University of Minnesota Alumni Association


Life by Design

How Weiming Lu reinvented St. Paul's Lowertown (not to mention cities across the world)

Photos by Mark Luinenburg

With its historic warehouses, farmer's market, and a gorgeously landscaped park that hosts food trucks and music festivals—all within blocks of the light rail and Union Depot—the Lowertown neighborhood of St. Paul is a thriving manifestation of cultural creativity, artistic ingenuity, historic preservation, and urban redevelopment done right. But this hipster enclave in Minnesota’s capital city wasn’t always such a pleasant place to work, live, create, dine, and explore. 

After a booming start during the steamboat days, when the neighborhood was the first port of access to the Twin Cities on the Mississippi River, the rise of automobiles, trucks, and the highway system—not to mention the Depression—led to Lowertown’s demise. By the 1970s, the 16-block district was full of abandoned and deteriorating buildings and empty parking lots. 

Enter urban planner Weiming Lu (M.S. ’54), a Chinese immigrant who came to the United States to study civil engineering at the University of Minnesota. In 1979, Lu was hired to be the deputy director for urban design by then-St. Paul Mayor George Latimer and a group of community leaders who had organized the Lowertown Redevelopment Corporation, an organization initiated with the goal of not only creating a highly livable urban village in the midst of the city but also bringing new obs, housing, commercial development, and year-round activities to the struggling neighborhood. He was promoted two years later to executive director.

Lu’s influence on Lowertown and cities across the world—from Chattanooga to Winnipeg—has been profound. “He has long been recognized as one of the best, most well-respected planners and urban designers in the country,” says Tom Fisher, director of the Minnesota Design Center, and Dayton Hudson Chair in Urban Design at the University. “A consistent theme in his career has been humanizing the city and making it more people-oriented and less car-dominated. I don’t see another figure quite like Weiming in our midst right now.” 

Now 89 years old, Lu lives with his wife in a senior community in Golden Valley. His light-filled apartment, with two balconies overlooking the complex’s central green space, includes numerous artworks and several pieces of mid-century modern furniture. He sips tea as he stands over the kitchen counter, on which he’s organized piles of books and documents that illustrate his career highlights. 

Lu says Lowertown was one of his most significant accomplishments. “The biggest challenge was how to envision a revitalized Lowertown, to protect its history while creating jobs and housing and work spaces,” he says, his voice a quiet murmur, with a hint of resolve.“ To see what other people haven’t seen and show them the possibilities for a whole new future. Then, find ways to get it done.”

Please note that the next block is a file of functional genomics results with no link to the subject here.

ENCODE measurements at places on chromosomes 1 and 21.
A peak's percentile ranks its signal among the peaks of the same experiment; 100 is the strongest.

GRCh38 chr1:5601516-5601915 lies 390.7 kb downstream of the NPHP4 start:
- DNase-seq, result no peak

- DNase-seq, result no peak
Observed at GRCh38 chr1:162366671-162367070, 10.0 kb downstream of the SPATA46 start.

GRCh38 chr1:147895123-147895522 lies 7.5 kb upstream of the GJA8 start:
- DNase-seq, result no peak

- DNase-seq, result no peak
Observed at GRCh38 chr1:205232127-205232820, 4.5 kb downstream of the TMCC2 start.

A Global Education

Born in Shanghai, Lu’s family fled to Taiwan in 1949 due to political unrest. Lu was profoundly influenced by his father, a prominent architect and planner who was trained in China and France and admired the Modernists, including Le Corbusier. After graduating from Cheng Kung University in 1952, where he studied civil engineering, Lu moved to Minnesota on a recommendation from one of his father’s friends, who was a U of M graduate. He says he studied engineering “to complement all I’d learned from my father about architecture and planning.”

After graduating from the U, Lu attended the University of North Carolina at Chapel Hill, where he received an interdisciplinary master's degree in city and regional planning in 1957. The early years of his career took him to Kansas City and Europe, where he studied post-World War II reconstruction. As a visiting professor at Tokyo University, Lu says he absorbed the juxtaposition of intense urban life and Zen tranquility.    

That global lifestyle came to an end when the City of Minneapolis hired Lu to be chief of environmental design for its planning department. For the next 12 years he worked on a variety of projects that dealt with neighborhood conservation, downtown development, and historic preservation, including initiatives involving Loring and Elliot Parks, the skyway system, Nicollet Mall, and Butler Square. “Our biggest challenge was how do you revive the city, which at that time was quite weak because everyone was migrating to the suburbs,” he says of Minneapolis in the 1960s. “Our goal was to make the city attractive so people would come back to shop, live, work, and play.”

Other cities took notice of Lu’s work. In 1971, he and his wife, Caroline Chang Lu, and their son, Kevin, relocated to Dallas after Lu accepted a position as director for urban design in the city’s planning department. According to the late David Dillon, the architecture critic for the Dallas Morning News, the 1970s were a golden age for Dallas city planning. “The key figure was urban design director Weiming Lu,” he wrote in his book Dallas Architecture, 1936-1986. “He began by recruiting an unusually diverse staff that included not only planners and urban designers but architects, geologists, environmentalists, and artists. The message in the method was that, far from being an abstract technical exercise, urban design was an integral part of city life, affecting everything from the layout of streets to the lettering on trash cans.” 

To read more about Weiming Lu's work, visit the Minnesota Historical Society's archive of his personal papers and the U Libraries' collection of Lu's urban planning and design papers.